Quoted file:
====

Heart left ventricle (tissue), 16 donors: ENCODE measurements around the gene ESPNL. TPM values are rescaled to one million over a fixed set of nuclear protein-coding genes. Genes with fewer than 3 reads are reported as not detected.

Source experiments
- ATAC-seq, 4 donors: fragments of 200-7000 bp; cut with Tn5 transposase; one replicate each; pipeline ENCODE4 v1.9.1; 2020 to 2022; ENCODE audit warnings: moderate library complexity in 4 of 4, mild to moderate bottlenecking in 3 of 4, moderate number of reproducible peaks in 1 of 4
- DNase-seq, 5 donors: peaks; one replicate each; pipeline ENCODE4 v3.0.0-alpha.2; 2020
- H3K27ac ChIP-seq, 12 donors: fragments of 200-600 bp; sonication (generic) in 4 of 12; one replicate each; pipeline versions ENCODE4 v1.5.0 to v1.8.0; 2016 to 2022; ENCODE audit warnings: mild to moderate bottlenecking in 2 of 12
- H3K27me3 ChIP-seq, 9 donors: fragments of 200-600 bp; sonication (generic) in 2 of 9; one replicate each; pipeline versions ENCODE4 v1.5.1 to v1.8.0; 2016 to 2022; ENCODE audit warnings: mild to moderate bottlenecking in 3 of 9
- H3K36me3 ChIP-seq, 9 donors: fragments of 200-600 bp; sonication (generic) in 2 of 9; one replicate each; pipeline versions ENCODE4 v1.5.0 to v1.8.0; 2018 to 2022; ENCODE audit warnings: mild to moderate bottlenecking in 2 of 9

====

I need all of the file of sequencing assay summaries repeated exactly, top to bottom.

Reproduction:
Heart left ventricle (tissue), 16 donors: ENCODE measurements around the gene ESPNL. TPM values are rescaled to one million over a fixed set of nuclear protein-coding genes. Genes with fewer than 3 reads are reported as not detected.

Source experiments
- ATAC-seq, 4 donors: fragments of 200-7000 bp; cut with Tn5 transposase; one replicate each; pipeline ENCODE4 v1.9.1; 2020 to 2022; ENCODE audit warnings: moderate library complexity in 4 of 4, mild to moderate bottlenecking in 3 of 4, moderate number of reproducible peaks in 1 of 4
- DNase-seq, 5 donors: peaks; one replicate each; pipeline ENCODE4 v3.0.0-alpha.2; 2020
- H3K27ac ChIP-seq, 12 donors: fragments of 200-600 bp; sonication (generic) in 4 of 12; one replicate each; pipeline versions ENCODE4 v1.5.0 to v1.8.0; 2016 to 2022; ENCODE audit warnings: mild to moderate bottlenecking in 2 of 12
- H3K27me3 ChIP-seq, 9 donors: fragments of 200-600 bp; sonication (generic) in 2 of 9; one replicate each; pipeline versions ENCODE4 v1.5.1 to v1.8.0; 2016 to 2022; ENCODE audit warnings: mild to moderate bottlenecking in 3 of 9
- H3K36me3 ChIP-seq, 9 donors: fragments of 200-600 bp; sonication (generic) in 2 of 9; one replicate each; pipeline versions ENCODE4 v1.5.0 to v1.8.0; 2018 to 2022; ENCODE audit warnings: mild to moderate bottlenecking in 2 of 9